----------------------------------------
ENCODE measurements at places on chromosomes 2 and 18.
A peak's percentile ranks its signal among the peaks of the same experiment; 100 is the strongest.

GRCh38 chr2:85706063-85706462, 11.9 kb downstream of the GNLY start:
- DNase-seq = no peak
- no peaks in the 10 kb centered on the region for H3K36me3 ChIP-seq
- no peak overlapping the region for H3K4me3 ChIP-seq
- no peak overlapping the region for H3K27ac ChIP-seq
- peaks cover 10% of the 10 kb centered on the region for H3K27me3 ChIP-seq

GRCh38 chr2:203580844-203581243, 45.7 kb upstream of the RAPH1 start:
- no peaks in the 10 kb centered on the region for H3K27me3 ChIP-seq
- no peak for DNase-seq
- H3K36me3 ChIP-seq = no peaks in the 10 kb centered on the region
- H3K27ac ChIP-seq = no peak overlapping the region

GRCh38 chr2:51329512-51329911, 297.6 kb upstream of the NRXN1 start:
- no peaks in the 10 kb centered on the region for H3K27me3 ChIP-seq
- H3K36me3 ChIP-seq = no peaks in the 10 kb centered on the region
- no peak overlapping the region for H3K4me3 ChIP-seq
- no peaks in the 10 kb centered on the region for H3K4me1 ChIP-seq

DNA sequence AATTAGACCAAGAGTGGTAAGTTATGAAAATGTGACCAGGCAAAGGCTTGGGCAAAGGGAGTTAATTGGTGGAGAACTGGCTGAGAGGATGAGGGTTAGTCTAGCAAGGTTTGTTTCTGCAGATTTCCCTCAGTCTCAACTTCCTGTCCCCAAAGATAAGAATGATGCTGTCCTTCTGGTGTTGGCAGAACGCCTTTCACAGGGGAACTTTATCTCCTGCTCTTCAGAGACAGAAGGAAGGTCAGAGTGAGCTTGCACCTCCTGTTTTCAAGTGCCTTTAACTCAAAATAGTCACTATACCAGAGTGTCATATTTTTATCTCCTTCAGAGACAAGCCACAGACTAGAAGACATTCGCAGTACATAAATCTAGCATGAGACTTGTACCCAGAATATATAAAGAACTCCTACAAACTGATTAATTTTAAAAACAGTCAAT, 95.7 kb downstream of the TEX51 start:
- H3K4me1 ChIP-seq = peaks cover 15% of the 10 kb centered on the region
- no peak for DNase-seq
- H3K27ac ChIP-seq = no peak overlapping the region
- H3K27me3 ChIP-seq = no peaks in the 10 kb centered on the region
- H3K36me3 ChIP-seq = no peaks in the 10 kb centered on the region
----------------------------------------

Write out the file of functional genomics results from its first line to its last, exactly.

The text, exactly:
ENCODE measurements at places on chromosomes 2 and 18.
A peak's percentile ranks its signal among the peaks of the same experiment; 100 is the strongest.

GRCh38 chr2:85706063-85706462, 11.9 kb downstream of the GNLY start:
- DNase-seq = no peak
- no peaks in the 10 kb centered on the region for H3K36me3 ChIP-seq
- no peak overlapping the region for H3K4me3 ChIP-seq
- no peak overlapping the region for H3K27ac ChIP-seq
- peaks cover 10% of the 10 kb centered on the region for H3K27me3 ChIP-seq

GRCh38 chr2:203580844-203581243, 45.7 kb upstream of the RAPH1 start:
- no peaks in the 10 kb centered on the region for H3K27me3 ChIP-seq
- no peak for DNase-seq
- H3K36me3 ChIP-seq = no peaks in the 10 kb centered on the region
- H3K27ac ChIP-seq = no peak overlapping the region

GRCh38 chr2:51329512-51329911, 297.6 kb upstream of the NRXN1 start:
- no peaks in the 10 kb centered on the region for H3K27me3 ChIP-seq
- H3K36me3 ChIP-seq = no peaks in the 10 kb centered on the region
- no peak overlapping the region for H3K4me3 ChIP-seq
- no peaks in the 10 kb centered on the region for H3K4me1 ChIP-seq

DNA sequence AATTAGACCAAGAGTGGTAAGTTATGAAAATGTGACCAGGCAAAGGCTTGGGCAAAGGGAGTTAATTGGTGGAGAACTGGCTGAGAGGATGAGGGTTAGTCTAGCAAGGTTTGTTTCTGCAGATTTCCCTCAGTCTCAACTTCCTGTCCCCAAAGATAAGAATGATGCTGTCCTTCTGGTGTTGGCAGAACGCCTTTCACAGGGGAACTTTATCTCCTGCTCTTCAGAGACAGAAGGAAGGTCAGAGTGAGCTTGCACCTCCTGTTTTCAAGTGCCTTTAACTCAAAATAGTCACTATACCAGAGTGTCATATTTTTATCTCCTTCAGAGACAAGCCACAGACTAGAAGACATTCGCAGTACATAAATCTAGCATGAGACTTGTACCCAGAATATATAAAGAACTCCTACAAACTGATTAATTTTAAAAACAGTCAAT, 95.7 kb downstream of the TEX51 start:
- H3K4me1 ChIP-seq = peaks cover 15% of the 10 kb centered on the region
- no peak for DNase-seq
- H3K27ac ChIP-seq = no peak overlapping the region
- H3K27me3 ChIP-seq = no peaks in the 10 kb centered on the region
- H3K36me3 ChIP-seq = no peaks in the 10 kb centered on the region